Friday in Whitewater will be cloudy with a high of forty-two. Sunrise is 7:02 AM and sunset 4:23 PM, for 9h 20m 09s of daytime. The moon is a waxing gibbous with 93.2% of its visible disk illuminated.
On this day in 1924, Macy’s holds its first Thanksgiving Day Parade.
Recommended for reading in full —
The Washington Post editorial board writes Biden needs to overhaul our immigration system. Because of Trump, it won’t be easy:
THE PORTION of Americans who favor more immigration stands at the highest level since Gallup began asking the question more than a half-century ago. Nearly 8 in 10 believe immigrants are good for the country. Those views, along with the central role immigrants have played in the United States’ economic success and global standing, buttressed President-elect Joe Biden’s pro-immigration platform.
If he is to implement it, Mr. Biden will also need a single-minded focus on overhauling immigration policy. Which is to say, Mr. Biden must emulate President Trump.
It is broadly true that incompetence has been a hallmark of the Trump White House, yet immigration policy has been a notable exception. The administration has adeptly dismantled decades of immigration policy and norms and, under the relentless tutelage of White House senior adviser Stephen Miller, managed to slash legal migration levels by about half compared with 2016. The administration gutted refugee and asylum admissions; halved the entrance of immediate relatives of current U.S. citizens; and, under cover of the coronavirus pandemic, completely halted the so-called diversity migration program, which grants green cards to underrepresented migrant populations, many from Africa.
To reverse course, as he has pledged to do, Mr. Biden would be wise to appoint his own immigration wizard. He made a good start by announcing he will nominate Alejandro Mayorkas, an immigrant himself and a top official in the Obama administration’s Department of Homeland Security, to lead that department. Mr. Mayorkas has referred to “dreamers,” the young undocumented migrants raised in this country after their parents brought them here as children, as “part of the tapestry of American life” — not exactly the sort of pronouncement one heard from the Trump administration.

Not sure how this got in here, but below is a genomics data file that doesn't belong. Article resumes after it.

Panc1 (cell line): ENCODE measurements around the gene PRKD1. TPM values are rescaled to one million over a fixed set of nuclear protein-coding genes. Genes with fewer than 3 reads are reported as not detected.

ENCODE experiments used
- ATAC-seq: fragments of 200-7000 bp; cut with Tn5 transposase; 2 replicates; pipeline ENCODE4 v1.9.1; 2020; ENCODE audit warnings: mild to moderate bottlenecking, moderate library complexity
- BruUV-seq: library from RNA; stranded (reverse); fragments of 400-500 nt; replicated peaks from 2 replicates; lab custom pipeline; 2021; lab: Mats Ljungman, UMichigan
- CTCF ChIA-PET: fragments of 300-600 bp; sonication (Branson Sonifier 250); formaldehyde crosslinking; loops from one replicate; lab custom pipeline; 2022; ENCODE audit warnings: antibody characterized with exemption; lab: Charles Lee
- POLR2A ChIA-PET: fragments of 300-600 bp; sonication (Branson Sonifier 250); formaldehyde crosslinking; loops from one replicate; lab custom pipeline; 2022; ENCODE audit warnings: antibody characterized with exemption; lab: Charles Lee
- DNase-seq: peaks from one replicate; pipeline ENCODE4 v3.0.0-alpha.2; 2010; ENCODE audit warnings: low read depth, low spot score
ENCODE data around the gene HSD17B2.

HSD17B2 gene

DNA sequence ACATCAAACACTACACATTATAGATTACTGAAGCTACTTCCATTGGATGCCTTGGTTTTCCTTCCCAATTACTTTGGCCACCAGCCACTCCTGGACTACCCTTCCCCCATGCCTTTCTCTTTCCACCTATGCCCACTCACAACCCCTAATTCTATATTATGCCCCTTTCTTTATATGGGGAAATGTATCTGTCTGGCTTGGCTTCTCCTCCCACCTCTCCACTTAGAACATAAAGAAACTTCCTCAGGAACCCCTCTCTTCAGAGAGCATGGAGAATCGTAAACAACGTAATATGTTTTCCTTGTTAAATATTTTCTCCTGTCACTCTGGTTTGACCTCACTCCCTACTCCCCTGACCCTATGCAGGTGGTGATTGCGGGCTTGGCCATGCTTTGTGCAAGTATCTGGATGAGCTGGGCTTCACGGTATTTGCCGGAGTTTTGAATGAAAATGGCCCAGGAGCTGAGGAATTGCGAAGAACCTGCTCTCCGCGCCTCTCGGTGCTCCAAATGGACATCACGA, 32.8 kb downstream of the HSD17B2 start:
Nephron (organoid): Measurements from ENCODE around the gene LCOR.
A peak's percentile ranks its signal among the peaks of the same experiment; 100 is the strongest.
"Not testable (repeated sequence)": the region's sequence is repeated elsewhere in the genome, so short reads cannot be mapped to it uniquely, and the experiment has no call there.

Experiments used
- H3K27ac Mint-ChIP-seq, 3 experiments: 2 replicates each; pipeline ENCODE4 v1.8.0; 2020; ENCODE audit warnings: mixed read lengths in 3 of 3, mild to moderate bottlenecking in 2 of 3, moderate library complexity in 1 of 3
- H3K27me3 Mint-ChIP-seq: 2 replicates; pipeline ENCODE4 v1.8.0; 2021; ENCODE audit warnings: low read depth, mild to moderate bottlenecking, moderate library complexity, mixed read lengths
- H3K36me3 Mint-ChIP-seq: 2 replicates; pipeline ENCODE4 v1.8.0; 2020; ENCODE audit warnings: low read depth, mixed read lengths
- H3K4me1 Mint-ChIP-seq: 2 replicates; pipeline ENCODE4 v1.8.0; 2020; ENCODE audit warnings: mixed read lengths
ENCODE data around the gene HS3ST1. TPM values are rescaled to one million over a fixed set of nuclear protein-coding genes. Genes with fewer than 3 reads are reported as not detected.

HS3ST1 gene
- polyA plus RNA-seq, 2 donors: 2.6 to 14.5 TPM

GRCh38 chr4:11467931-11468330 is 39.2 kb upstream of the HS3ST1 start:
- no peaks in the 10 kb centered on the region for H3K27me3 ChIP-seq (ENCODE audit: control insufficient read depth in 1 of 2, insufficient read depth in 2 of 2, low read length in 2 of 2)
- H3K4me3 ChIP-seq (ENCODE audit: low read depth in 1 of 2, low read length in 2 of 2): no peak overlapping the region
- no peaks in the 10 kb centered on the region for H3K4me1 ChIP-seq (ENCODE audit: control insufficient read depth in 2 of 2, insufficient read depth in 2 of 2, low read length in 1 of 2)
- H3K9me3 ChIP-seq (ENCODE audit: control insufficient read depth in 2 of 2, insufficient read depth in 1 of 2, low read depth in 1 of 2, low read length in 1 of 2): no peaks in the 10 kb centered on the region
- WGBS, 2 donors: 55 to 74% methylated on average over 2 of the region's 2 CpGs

David Frum writes Trump Pardoned Flynn to Save Himself:
Here’s the first and most important thing to understand about the crime for which President Trump just pardoned former National Security Adviser Michael Flynn: Flynn did not lie to protect himself. He lied to protect Donald Trump.
At the end of December 2016, Flynn had a series of conversations with Russian Ambassador Sergey Kislyak. A month later, on January 24, 2017, Flynn was asked about those conversations by the FBI agent Peter Strzok.
From Flynn’s own narrow personal point of view, there was no reason to lie about any of these conversations.
One potential answer [to the question why Flynn lied], I would propose, is that Sessions and Flynn lied about their conversations with Kislyak precisely because they were not in the loop on Trump’s other contacts with Russia. They knew that the swirling Trump-Russia scandal was lethally radioactive. They did not know exactly where the radioactivity was centered. They lied to protect the group secret, without themselves knowing what the group secret was. They lied about their own contacts with the Russian ambassador because they intuited that there was some terrible truth about Russia that Trump would want concealed. And because they did not know that truth, they lied extravagantly and excessively, when a guiltier person might have lied more strategically and precisely.